Sustainability in fashion is a path-breaking concept. Not that the textile industry has been steadily working towards making the industry a little greener than it was. But to accelerate from the present slow pace, we need technological and creative disruptions. We remember when Adidas went all the way to create sneakers from ocean waste. Many brands have been working towards such goals.
The leather industry has been a painted target for both sustainable evangelists as well as animal lovers. Bioengineers from Provenance fabrics are now designing collagen molecules to create lab-made leather. Nano textile technology is also on the surge. It helps to add a special property to fabrics like odor repellency, temperature control, bacterial repellant, etc, without using harmful intermediaries. This protects both the user as well as the environment from harmful exposures.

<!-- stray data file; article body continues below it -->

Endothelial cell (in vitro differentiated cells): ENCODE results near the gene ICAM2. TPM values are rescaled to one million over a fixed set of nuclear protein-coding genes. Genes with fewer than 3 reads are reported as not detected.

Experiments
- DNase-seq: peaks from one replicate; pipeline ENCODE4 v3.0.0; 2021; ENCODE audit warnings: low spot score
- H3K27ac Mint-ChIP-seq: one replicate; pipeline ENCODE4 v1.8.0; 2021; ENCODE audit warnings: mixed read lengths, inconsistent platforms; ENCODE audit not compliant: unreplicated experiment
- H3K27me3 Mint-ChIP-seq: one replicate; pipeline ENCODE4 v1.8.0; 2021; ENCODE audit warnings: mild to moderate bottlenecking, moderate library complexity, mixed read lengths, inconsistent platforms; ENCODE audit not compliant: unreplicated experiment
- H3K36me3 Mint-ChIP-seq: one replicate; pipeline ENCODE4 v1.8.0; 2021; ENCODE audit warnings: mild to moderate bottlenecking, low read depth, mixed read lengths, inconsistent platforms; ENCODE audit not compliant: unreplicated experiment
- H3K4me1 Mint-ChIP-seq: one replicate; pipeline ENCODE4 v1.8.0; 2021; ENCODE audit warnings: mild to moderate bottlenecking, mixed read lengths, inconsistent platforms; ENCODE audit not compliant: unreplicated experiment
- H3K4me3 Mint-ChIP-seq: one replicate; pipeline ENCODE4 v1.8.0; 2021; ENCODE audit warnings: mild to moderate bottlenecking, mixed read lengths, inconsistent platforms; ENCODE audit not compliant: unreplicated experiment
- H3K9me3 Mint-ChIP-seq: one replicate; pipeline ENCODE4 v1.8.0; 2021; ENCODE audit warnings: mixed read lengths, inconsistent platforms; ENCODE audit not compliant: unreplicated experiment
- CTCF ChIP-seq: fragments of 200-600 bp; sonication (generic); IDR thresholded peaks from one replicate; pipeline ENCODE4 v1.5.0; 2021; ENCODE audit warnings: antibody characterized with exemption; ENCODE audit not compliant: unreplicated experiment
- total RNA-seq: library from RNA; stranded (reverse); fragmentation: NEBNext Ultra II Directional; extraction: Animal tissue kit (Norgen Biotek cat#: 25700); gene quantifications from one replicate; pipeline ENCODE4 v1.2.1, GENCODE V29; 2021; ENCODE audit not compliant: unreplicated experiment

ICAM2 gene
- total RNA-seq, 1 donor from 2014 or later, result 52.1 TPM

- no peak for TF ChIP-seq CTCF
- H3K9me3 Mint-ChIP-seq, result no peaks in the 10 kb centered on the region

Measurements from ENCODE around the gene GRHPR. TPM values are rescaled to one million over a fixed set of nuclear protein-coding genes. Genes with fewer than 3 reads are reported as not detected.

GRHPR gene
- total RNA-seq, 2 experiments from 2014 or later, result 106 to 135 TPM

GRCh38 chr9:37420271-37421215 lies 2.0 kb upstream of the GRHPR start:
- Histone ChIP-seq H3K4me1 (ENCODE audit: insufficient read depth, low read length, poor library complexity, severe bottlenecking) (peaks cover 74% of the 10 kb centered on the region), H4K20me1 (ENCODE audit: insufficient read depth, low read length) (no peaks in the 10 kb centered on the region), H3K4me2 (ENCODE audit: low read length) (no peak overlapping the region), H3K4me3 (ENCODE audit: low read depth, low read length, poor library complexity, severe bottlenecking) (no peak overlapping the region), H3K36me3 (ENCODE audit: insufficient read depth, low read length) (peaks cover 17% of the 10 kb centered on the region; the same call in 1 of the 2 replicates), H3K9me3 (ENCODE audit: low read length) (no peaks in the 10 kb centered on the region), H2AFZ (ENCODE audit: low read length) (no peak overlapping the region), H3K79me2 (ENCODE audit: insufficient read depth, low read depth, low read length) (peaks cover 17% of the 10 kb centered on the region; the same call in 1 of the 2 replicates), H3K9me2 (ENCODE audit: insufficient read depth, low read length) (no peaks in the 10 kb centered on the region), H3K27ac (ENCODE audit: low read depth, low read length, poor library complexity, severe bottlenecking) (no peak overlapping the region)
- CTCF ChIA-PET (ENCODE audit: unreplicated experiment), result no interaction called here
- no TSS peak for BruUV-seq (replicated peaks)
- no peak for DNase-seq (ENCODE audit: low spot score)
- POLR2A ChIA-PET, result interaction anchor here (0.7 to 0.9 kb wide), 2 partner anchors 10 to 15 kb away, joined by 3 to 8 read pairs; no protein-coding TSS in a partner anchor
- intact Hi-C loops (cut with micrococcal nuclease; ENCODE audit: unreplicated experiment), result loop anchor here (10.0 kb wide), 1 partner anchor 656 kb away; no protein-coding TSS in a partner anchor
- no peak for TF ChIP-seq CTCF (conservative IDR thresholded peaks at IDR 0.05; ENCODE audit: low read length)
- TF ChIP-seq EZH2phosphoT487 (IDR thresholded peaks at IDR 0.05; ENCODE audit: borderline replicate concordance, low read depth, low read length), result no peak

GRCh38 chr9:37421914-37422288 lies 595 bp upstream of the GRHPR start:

Japanese studio Nendo has collaborated with Italian studio Up To You Anthology, to design handbags people can assemble at home. Linear panels will cut down production lines and manufacturing costs. Preconsumer waste is a huge crisis in the fashion industry. Royal College of Arts graduate Danielle Elsener designed the A020 system of tools (also known as DECODE). This helps pattern masters to approach patterns like a puzzle and eliminate up to 15% of cutting waste
Information is the key to sustainability. Good on You is an app aggregating data on ethical and environmental practices of over a thousand brands. This helps you chose your style more eco-consciously using a 5 point score. Many organizations are developing circular fashion techniques to make sure the garments, at the end of their life period, come back to where it was produced. They can be integrated into the production cycle again. Circular fashion will need a lot of innovation and out-of-the-box thinking as a waste collection is still very uncoordinated in many nations.
Any traditional sector that has deep roots and established links will need disruptive changes to transform itself to an eco-friendly manner.
Courtesy - Image courtesy: Kyle Glenn